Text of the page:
Monthly Archives: May 2010

This Year’s Vegetable Garden

Finally.  I am finally done planting my vegetable garden.  With the heat wave we have had lately here in Minnesota, everything has sprouted and is growing quickly.

I have planted all my typical crops:  lettuce, spinach, carrots, cilantro, onions, beans, tomatillos, tomatoes, peppers, cucumbers, corn, pumpkins, gourds and zucchini. Continue reading

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Filed under Gardens, Vegetable

Punishing Minnesota Heat???

It seems like just yesterday that I was lamenting about the frigid May temperatures we were experiencing here in Minnesota.  Actually, it was only two short weeks ago when we woke up to snow one morning and frost the next.  Scenes like this in May are disheartening for anyone, but especially for a gardener.

My perennial gardens endured these frigid temperatures, however, and bounced back quickly.

This past week we have seen much warmer temperatures and starting yesterday, the humidity rolled in too.  Today, just two weeks after temperatures in the high 20’s, it is in the mid-90’s with a dew point of 64.  The air is thick and oppressive.  The National Weather Service has even issued an “excessive heat” warning.  Bottom line is that it is damn hot and miserable.

Instead of snow and freezing temperatures, my perennial gardens must now suffer under this punishing Minnesota heat.  The same Autumn Joy Seedum plants pictures above with snow look like this today.

They are wilted and look pathetic, as do the Shasta Daisies. Continue reading

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Filed under Flower, Gardens

Queen Bee Update

Our adventure as beginning beekeepers keeps providing us with new challenges and opportunities for learning.  After getting our two packages of bees in early April, we soon discovered that the queen in one of the hives had not survived.  I picked up a new queen from our supplier and re-queened that hive (read about it here).  Following his instructions, we did not open the hive to check on the how she was doing for a full two weeks.

Excited to see how things were coming along, it was finally time to open the hive.

Even with our limited experience as beekeepers (one season), we knew right away that things did not look right.  The brood pattern was uneven and had this popcorn look, which are actually drone cells.  Drones are the male bees, which are from an unfertilized egg.  The drone cells are similar to, but larger than worker bee cells.  The number of drones per colony should be only around 15 percent of the total population.  We saw very few worker bee cells. Continue reading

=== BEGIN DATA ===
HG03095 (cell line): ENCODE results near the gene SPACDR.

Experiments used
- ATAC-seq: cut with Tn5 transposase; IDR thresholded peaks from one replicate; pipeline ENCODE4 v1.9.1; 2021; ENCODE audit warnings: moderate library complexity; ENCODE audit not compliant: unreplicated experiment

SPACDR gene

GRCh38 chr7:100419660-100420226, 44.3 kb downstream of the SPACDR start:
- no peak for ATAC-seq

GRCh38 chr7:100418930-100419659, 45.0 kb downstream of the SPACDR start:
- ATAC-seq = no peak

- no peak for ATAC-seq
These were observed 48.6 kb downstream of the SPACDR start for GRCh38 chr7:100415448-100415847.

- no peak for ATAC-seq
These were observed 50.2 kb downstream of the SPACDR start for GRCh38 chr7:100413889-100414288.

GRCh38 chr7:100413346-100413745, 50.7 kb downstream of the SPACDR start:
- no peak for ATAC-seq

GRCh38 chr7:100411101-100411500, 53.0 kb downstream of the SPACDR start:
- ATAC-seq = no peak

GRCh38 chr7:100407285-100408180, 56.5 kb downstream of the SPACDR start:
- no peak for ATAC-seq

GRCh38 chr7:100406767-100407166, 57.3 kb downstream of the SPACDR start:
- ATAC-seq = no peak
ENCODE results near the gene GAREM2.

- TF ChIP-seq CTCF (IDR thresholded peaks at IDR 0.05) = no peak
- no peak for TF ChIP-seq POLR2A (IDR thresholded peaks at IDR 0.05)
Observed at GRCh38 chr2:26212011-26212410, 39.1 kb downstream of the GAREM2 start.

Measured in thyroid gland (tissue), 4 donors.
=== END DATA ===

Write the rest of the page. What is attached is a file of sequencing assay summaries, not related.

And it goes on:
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Controlling Lily-of-the-Valley Plants

Located in my front yard, covering up the electrical box for the septic system, is a bed of peonies.  I have collected these gorgeous flowers from various places, including saving some from an old farmstead that were doomed due to a road expansion project.

Some of the plants even descend from a plant that I divided from the farm that I grew up on. My obsession with gardening escalated when we purchased our first home in the city in 1991.  As a young married couple, we had absolutely no money and, as any gardener will tell you, gardening ain’t cheap.  So, I went home to my parents one weekend and took a division of some peonies to start my own perennial garden.

About four years later, when we moved back to our home town, I took some of those same peonies with to our new home as a foundation for my perennial gardens.  A few more years passed and we purchased the farm.  Once again, I got out the spade shovel and dug up those peonies to bring them along to my new home.

The roadside peonies that I rescued brought with them another beautiful flower, lily-of-the-valley.  These plants were a cute addition to the flower bed the first few years, with their delicate and fragrant bell-shaped white blossoms appearing in the spring.

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The Problem with a River is…

it is unpredictable and constantly changing.  The lazy, winding river by our house is no different.  It rises and recedes as the rain comes and goes.  You would think we would have this figured out by now.

After all, remember our maple syrup miscalculations?

In preparation for collecting sap, we placed our pails safely next to the maple trees in the backwater area of the river.

After a week of rain, we returned to the river bottom to find this…

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Our Buzzing Crabapple Tree

The Prairie Fire crabapple tree right outside my kitchen window is in full bloom .  It is quite a sight and smells delightful.

Apparently, we are not the only ones that are enjoying the tree.  After two days of rain, snow and freezing temperatures, we were outside Sunday enjoying the sunshine when we noticed a distinct humming sound coming from the tree.  A closer examination revealed that the tree was loaded with honeybees and a few random bumblebees. Continue reading

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Filed under Bees, Flower, Gardens, Photography

May in Minnesota

Spring in Minnesota is a season of contrasts.  Just this past week I posted pictures of my spring gardens off to a great start.  It has been an unusually warm spring and everything has been a couple of weeks ahead of normal.

Reality set in this weekend and we were all reminded that it is, after all, only May…and we live in Minnesota.

On Friday evening we looked out the window to find scenes like this…


And this…

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